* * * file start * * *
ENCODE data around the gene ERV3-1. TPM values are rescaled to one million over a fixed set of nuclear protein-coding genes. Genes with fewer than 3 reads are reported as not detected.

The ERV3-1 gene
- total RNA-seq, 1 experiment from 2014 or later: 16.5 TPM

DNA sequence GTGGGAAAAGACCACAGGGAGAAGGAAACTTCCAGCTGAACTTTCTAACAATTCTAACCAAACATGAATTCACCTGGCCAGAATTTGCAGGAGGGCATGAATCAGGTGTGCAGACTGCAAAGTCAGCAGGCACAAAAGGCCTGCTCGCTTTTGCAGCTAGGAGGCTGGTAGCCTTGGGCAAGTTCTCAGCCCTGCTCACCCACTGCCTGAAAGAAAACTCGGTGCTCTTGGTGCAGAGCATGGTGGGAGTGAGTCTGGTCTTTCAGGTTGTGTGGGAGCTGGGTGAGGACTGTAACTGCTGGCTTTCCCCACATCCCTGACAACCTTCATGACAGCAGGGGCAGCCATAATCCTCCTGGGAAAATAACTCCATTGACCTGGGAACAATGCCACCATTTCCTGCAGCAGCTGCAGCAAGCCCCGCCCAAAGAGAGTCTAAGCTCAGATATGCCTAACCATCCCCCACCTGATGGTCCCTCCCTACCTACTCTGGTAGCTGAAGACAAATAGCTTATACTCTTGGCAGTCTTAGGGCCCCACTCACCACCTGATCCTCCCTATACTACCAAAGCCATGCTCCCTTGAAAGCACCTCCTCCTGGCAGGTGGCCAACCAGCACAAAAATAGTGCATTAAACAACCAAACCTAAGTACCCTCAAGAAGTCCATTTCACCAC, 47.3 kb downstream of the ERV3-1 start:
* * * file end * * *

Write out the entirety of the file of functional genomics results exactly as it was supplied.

ENCODE data around the gene ERV3-1. TPM values are rescaled to one million over a fixed set of nuclear protein-coding genes. Genes with fewer than 3 reads are reported as not detected.

The ERV3-1 gene
- total RNA-seq, 1 experiment from 2014 or later: 16.5 TPM

DNA sequence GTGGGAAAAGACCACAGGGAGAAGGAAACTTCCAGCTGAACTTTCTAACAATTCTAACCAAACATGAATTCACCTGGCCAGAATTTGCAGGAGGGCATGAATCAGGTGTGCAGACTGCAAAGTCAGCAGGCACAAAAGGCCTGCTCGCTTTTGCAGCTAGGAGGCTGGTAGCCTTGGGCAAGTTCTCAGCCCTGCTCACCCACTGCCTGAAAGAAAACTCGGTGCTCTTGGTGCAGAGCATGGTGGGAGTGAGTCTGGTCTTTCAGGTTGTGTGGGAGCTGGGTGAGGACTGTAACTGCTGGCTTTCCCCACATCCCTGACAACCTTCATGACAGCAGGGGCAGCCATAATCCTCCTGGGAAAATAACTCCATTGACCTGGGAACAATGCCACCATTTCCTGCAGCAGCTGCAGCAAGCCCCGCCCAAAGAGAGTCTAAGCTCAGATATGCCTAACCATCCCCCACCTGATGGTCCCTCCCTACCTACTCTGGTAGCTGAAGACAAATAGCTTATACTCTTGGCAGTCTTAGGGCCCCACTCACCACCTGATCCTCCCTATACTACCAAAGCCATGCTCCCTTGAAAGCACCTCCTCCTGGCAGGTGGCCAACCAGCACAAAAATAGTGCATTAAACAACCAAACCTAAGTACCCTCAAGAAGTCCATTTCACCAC, 47.3 kb downstream of the ERV3-1 start: